A variety of decoding techniques may be selected to provide the initial decoding performed in decoding stage 404. This initial decoding is applicable as part of an iterative decoding scheme when in an iterative mode of decoding with stage 405 or as part of a non-iterative decoding scheme when in a non-iterative mode of decoding with ECC module 406. When in the non-iterative mode of decoding, the initial decoding performed by decoding stage 404 is to provide sufficient decoding so that error correction provided by ECC module 406 produces a correct recovery of the read data.
In one embodiment, a sequence detector is utilized for decoding in initial decoding stage 404. One type of sequence detector uses a Viterbi algorithm. However, the sequence detector may use other types of algorithms and is not limited to a Viterbi algorithm. In one embodiment, a soft-decision output from a soft-input soft-output (SISO) sequence detector provides soft outputs to ECC module 406. This soft output from SISO decoding is post processed by a processor and error corrected in ECC module 406. The soft output from the SISO sequence detector may be used to improve the performance of the ECC (see for example, Algebraic Soft-Decision Decoding of Reed-Solomon Codes; IEEE Transactions on Information Theory, Vol. 49, No. 11, November 2003; pp. 2809-2825).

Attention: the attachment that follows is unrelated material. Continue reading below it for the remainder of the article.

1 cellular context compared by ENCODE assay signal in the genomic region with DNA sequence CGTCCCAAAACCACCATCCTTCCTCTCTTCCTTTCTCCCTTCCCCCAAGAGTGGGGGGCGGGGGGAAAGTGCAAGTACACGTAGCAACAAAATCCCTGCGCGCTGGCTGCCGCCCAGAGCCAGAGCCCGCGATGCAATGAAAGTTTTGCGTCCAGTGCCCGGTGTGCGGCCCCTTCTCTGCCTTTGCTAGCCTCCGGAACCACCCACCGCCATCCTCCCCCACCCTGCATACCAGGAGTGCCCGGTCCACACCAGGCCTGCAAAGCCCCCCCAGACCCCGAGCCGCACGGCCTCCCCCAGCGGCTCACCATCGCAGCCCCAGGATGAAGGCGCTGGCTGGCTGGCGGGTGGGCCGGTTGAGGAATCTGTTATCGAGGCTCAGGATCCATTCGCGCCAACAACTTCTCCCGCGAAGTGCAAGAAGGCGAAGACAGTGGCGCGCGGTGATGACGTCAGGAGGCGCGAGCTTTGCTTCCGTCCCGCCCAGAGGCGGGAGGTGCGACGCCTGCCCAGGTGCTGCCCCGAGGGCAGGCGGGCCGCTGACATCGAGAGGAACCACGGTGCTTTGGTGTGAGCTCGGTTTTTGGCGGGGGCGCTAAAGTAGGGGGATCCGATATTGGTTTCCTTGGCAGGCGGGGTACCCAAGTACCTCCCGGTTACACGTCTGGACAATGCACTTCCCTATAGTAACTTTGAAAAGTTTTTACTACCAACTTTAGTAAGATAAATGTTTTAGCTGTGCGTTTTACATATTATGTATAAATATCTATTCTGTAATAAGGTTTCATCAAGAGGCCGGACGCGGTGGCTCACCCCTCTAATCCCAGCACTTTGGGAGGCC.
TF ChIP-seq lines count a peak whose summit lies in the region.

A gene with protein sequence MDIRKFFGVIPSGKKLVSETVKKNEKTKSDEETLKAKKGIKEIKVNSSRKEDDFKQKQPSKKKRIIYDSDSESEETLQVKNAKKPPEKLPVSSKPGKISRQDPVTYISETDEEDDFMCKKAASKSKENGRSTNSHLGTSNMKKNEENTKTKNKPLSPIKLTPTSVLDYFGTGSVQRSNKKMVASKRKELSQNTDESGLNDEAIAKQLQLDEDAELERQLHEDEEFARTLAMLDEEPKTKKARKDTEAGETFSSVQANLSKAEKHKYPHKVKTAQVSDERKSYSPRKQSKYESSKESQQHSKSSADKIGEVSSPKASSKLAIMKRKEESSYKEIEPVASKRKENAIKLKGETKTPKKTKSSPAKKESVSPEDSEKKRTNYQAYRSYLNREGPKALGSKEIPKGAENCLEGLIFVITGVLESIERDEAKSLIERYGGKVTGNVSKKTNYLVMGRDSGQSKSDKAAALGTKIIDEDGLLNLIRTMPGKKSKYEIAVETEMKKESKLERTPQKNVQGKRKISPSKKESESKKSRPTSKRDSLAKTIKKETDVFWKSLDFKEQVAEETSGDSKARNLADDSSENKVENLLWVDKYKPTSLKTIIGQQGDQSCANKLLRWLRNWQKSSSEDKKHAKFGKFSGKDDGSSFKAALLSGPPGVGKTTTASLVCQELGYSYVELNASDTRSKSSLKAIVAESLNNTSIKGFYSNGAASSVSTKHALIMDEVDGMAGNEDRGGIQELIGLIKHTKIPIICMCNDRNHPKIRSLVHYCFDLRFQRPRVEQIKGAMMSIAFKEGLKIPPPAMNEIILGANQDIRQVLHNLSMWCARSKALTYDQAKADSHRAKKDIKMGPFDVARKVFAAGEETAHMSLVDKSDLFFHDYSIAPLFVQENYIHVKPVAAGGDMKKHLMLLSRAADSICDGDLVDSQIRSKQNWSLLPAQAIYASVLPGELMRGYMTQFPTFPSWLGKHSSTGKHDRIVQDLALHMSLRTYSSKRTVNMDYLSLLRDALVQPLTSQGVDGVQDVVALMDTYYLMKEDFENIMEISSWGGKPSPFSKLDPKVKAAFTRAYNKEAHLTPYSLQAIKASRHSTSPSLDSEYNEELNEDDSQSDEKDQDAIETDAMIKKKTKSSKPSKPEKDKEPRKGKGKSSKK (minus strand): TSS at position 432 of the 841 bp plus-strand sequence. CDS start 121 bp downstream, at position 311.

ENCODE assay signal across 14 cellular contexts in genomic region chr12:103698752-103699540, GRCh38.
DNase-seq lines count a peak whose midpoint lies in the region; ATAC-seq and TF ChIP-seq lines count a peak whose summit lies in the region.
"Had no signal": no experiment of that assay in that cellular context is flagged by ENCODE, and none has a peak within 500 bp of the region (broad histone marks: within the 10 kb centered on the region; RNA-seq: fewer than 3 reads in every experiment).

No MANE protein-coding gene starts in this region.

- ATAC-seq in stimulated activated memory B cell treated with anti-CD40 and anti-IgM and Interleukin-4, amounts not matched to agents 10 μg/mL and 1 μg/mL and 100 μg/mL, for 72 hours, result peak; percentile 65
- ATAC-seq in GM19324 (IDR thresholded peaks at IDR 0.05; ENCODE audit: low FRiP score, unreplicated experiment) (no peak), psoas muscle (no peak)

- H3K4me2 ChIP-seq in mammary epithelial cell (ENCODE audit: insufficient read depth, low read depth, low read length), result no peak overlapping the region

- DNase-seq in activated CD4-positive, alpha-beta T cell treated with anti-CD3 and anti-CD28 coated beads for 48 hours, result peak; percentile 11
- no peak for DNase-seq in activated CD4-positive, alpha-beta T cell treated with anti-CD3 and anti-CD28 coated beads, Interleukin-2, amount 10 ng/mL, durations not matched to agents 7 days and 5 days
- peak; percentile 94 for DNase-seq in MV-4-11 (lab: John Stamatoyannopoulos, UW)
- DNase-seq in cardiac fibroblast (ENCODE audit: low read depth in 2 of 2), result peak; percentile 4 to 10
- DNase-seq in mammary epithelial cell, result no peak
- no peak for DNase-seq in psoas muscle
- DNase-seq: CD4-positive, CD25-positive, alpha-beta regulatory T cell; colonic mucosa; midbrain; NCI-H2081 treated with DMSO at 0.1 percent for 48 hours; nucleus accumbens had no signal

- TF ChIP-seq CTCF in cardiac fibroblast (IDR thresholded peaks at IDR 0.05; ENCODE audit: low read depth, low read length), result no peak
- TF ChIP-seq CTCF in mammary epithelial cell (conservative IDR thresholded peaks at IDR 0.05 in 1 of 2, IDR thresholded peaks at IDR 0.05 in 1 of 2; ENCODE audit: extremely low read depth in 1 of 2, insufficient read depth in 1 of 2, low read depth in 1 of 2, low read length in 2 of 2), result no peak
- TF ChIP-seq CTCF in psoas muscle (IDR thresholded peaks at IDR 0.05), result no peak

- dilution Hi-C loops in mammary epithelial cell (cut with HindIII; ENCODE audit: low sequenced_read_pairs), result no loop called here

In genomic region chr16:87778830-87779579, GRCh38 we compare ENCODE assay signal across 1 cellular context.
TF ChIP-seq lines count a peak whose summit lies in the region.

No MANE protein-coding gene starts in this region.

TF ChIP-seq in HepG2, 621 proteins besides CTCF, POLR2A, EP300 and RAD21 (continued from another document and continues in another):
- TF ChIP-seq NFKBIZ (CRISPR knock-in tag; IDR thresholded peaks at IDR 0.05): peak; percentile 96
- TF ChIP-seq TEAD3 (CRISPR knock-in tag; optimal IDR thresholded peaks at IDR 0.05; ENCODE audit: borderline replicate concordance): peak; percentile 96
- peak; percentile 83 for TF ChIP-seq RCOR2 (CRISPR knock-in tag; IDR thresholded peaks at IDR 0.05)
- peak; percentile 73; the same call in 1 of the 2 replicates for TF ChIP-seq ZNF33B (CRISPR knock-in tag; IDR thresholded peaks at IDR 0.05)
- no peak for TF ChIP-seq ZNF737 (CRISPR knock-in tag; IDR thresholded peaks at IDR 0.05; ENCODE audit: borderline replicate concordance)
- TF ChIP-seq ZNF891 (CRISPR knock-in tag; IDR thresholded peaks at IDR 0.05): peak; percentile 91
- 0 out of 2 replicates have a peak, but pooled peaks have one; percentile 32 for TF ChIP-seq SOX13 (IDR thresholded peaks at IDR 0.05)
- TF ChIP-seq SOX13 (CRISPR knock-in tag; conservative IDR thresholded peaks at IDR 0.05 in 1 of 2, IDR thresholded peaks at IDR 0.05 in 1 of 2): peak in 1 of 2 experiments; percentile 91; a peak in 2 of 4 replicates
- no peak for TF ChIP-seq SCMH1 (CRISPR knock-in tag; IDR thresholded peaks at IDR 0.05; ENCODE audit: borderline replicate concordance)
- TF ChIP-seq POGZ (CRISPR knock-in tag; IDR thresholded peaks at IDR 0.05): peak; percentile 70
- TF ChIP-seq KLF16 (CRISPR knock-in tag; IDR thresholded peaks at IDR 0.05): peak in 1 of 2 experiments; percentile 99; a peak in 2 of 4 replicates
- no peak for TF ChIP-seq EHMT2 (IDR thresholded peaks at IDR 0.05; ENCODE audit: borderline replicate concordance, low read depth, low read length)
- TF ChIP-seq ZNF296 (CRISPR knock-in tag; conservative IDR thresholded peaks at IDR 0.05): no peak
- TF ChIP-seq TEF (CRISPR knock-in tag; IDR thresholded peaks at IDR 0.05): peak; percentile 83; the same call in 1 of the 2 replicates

One such applicable SISO sequence detection technique is described in an article titled “A Viterbi Algorithm with Soft-Decision Outputs and its Applications” by Hagenauer and Hoeher (IEEE publication CH2682-3/89/0000-1680; pp. 1680-1686; 1989). This described technique is also referred to as soft-output Viterbi algorithm (SOVA) and when utilized with ECC module 406, the sequence detector is utilized in a non-iterative decoding mode with the Viterbi algorithm.